Screen printing is a printing techique used to push ink through a mesh stencil onto textiles. Each colour in your design requires a different stencil (or screen) to be made. Once the screens are made we make sure all colours line up (or register) to one another. We then print all the garments on an automated press which is capable of incredibly precise, repeatable printing on 2,000’s of t-shirts a day using the same screens. Even after the introduction of digital garment printing, screen printing remains the best process for printing textiles.
Are you looking for a fast and effective way of printing fabrics? This must be your choice.
When direct print proves to be useful?
This printing method is universal and performs well when printing on various materials. It can be used when you create:Since we started screen printing back in 2006 we have been tirelessly working towards improving our print quality & efficiency. Dialling in every part of the process so we can produce high quality screen printed clothing with absolute consistancy & ever increasing efficiency. This means we can produce unrivalled quality screen prints, for very competitive prices, with a fast turnaround time.
What makes direct print unique?
It can seem a little overwhelming with all the available print finishes available, so here’s a simple breakdown of our most popular inks & the print finishes they will produce. As with most services we offer, if you have a particular finish or style in mind, make sure you let us know before ordering & we should be able to help!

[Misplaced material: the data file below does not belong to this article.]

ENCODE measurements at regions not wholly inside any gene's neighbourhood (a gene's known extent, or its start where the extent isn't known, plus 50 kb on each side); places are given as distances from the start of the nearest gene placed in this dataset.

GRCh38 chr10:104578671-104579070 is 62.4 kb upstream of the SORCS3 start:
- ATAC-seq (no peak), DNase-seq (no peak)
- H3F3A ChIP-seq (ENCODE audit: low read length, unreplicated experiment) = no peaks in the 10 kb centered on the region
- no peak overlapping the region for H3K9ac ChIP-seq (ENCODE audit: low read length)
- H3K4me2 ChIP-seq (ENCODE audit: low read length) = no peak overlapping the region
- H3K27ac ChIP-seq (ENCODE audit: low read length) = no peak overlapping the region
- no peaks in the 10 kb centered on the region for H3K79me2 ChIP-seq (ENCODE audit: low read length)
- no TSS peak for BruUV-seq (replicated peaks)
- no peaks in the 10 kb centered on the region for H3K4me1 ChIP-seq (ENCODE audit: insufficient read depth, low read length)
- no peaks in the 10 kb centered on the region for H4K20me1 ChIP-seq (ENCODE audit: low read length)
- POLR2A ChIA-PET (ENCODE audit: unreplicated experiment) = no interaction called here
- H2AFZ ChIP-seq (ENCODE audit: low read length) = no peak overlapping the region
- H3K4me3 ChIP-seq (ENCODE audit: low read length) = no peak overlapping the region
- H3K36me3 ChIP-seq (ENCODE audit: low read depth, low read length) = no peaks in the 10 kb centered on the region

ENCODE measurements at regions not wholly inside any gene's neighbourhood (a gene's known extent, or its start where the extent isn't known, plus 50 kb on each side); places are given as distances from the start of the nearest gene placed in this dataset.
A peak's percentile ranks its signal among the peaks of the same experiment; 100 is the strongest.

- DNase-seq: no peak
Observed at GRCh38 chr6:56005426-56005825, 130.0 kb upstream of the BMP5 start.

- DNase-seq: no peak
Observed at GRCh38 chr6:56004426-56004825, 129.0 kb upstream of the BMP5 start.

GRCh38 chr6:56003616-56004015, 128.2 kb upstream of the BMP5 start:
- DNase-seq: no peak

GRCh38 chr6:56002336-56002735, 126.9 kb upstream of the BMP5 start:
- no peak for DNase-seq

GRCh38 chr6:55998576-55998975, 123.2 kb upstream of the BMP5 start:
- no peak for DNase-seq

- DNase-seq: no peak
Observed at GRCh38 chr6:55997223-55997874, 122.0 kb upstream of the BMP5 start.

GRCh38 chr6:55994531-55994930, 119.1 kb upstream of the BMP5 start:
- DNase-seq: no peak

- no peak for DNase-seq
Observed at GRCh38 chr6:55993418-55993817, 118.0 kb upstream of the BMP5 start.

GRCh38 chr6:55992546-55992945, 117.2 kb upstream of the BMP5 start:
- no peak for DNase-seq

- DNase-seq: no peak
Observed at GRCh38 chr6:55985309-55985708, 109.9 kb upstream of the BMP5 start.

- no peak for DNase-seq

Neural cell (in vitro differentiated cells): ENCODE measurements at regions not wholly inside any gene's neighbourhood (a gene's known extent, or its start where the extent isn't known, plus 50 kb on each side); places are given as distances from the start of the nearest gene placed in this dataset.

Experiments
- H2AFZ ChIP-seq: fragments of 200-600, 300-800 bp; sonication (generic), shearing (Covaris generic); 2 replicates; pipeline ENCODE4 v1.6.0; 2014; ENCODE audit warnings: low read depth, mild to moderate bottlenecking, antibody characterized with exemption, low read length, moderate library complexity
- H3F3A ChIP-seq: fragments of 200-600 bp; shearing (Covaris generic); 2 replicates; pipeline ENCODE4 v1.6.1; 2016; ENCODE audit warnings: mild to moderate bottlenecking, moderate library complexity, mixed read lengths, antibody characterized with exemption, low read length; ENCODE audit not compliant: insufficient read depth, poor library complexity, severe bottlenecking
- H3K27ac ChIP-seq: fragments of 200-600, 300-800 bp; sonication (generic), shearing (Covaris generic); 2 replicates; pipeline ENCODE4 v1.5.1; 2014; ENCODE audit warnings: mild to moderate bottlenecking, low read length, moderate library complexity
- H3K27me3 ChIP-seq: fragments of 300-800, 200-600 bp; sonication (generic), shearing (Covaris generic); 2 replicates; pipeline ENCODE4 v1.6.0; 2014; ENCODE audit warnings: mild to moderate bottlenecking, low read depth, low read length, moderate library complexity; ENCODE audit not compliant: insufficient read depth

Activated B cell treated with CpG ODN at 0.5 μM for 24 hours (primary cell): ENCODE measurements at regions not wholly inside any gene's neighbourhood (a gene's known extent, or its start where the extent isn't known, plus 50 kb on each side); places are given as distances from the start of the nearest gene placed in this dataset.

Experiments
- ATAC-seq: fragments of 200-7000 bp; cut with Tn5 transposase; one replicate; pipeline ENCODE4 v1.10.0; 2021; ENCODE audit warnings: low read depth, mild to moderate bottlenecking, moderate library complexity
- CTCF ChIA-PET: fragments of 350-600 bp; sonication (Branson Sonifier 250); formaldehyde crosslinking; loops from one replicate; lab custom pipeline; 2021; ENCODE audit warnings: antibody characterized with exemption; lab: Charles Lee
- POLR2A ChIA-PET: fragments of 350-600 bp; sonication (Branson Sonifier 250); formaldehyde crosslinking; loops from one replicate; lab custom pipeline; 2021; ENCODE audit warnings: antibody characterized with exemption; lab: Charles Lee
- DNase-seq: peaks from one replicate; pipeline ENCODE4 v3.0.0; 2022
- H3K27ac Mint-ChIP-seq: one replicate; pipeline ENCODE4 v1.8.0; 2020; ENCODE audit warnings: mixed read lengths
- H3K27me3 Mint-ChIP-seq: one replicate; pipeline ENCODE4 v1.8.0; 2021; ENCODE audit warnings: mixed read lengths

95% of printers will use this ink as standard. It generally leaves a thicker ink deposit than the above ink types & will generally have a satin – glossy finish. The good thing about plastisol inks, & why they’re so popular is you can print on pretty much every garment. We usually personally prefer a softer finish, but plastisol can be the only option for some garments & if you’re after the most vibrant print & don’t mind a thicker, satin finish then plastisol is the best option.
Screen Printing Techniques
SPOT COLOURS – Spot colours as the name suggests, are true solid colours, that do not involve any gradients or tones. Spot colours therefore produce a very bright and vibrant solid colour. Spot colours are great for logos, and designs that do not have a great number of colours in the design.
HALF-TONE PRINTING – Half-tone printing is used in images that have gradients and tones, or are more photographic in nature. With half-tone printing you can print a graphic, or multi-colour look in a limited amount of colours. They can produce the impression of multiple colours, and gradients in only one or few ink colours, therefore saving the expense of multiple screens. Half-tone printing uses small dots to produce different gradients.
CMYK PRINTING – CMYK Printing or four colour process printing, is a great way to produce full colour prints in a limited number of screens. With just four ink colours cyan, magenta, yellow and black we can create designs with many colours. A good way of envisioning CMYK printing is to think of a desktop printer. It does not have hundreds or thousands of different ink cartridges for every possible colour. Rather it has four ink cartridges CMYK, and can therefore print many colours. Much like a desktop printer, CMYK screen printing will only show on white paper, or for the purpose of our analogy, white garments. You could not put a black piece of paper and expect to see the image, likewise for CMYK screen printing. This is because the inks used are not very opaque as they need to mix together. These specially formulated inks also do not adhere well to a white under-base. We therefore only recommend CMYK screen printing for white and light coloured garments.